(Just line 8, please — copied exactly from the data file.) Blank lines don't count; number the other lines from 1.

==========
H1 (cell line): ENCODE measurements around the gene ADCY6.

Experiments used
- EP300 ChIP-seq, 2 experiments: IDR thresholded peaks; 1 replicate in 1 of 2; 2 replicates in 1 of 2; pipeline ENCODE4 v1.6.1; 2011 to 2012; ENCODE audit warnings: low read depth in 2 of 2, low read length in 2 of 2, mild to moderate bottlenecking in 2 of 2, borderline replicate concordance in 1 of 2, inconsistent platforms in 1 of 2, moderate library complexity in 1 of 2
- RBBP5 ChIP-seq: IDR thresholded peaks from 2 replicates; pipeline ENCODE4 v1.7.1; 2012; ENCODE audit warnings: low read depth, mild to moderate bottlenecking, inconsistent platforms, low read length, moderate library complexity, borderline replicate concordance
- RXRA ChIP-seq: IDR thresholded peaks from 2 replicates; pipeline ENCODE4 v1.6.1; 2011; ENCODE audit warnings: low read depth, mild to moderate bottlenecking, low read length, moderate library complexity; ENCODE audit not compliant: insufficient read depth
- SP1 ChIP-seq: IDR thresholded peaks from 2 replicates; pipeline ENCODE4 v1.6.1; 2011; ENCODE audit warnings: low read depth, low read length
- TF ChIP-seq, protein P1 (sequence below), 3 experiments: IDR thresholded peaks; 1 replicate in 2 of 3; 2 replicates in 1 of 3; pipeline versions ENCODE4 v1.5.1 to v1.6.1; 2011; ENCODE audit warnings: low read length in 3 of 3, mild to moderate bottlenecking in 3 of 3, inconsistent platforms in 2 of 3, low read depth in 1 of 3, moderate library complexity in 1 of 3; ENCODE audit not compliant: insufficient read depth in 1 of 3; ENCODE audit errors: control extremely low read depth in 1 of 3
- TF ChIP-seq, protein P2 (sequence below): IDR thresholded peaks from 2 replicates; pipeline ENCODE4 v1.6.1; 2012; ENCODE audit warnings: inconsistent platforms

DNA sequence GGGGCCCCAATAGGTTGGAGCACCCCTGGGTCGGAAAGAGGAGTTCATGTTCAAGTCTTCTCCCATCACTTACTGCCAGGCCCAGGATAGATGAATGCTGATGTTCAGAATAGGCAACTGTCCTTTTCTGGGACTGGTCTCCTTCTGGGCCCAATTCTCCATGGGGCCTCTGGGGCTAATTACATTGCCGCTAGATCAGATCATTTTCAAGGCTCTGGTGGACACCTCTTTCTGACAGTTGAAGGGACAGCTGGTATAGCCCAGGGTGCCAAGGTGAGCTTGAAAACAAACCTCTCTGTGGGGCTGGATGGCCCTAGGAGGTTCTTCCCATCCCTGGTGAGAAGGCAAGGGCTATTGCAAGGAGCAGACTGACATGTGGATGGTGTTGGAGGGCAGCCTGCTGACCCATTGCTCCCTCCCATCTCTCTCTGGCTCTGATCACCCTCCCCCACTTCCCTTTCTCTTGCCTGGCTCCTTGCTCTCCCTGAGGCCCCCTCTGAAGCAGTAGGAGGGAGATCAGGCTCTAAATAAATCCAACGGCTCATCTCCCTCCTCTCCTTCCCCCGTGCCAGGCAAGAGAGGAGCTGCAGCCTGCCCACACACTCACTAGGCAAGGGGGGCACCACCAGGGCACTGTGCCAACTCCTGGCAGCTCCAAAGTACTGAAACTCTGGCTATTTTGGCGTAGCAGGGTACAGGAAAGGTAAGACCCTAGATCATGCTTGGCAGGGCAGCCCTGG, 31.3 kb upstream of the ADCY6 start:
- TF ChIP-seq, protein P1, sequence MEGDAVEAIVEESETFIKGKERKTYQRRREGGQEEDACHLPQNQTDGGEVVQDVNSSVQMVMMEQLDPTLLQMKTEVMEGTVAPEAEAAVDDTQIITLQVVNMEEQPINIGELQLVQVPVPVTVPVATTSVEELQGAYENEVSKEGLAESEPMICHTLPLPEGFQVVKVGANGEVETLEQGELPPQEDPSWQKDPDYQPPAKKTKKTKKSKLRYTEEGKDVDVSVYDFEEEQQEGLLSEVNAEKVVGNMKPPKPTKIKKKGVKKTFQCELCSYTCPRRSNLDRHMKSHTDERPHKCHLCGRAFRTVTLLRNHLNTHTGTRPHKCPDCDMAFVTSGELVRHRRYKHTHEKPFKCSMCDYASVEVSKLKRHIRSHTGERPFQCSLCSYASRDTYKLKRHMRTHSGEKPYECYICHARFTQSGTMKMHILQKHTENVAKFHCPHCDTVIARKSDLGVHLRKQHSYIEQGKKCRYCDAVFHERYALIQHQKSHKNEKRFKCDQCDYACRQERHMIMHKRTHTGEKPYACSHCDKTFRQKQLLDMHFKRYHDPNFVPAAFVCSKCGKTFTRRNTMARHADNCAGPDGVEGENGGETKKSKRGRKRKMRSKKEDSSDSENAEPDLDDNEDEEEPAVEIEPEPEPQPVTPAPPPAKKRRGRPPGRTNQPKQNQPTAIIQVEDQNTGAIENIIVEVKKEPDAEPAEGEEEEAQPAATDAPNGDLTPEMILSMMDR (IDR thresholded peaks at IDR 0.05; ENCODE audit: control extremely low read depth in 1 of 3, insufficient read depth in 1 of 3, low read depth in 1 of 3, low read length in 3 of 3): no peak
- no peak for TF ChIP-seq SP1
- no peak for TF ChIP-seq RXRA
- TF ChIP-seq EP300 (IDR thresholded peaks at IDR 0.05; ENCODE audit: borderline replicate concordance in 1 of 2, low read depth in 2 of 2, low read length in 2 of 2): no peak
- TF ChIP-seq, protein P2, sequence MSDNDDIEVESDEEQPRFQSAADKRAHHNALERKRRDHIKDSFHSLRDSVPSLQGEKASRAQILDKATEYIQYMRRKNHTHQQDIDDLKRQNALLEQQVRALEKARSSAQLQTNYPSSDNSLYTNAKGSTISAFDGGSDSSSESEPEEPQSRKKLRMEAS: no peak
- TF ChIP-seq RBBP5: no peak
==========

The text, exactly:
- TF ChIP-seq, protein P2 (sequence below): IDR thresholded peaks from 2 replicates; pipeline ENCODE4 v1.6.1; 2012; ENCODE audit warnings: inconsistent platforms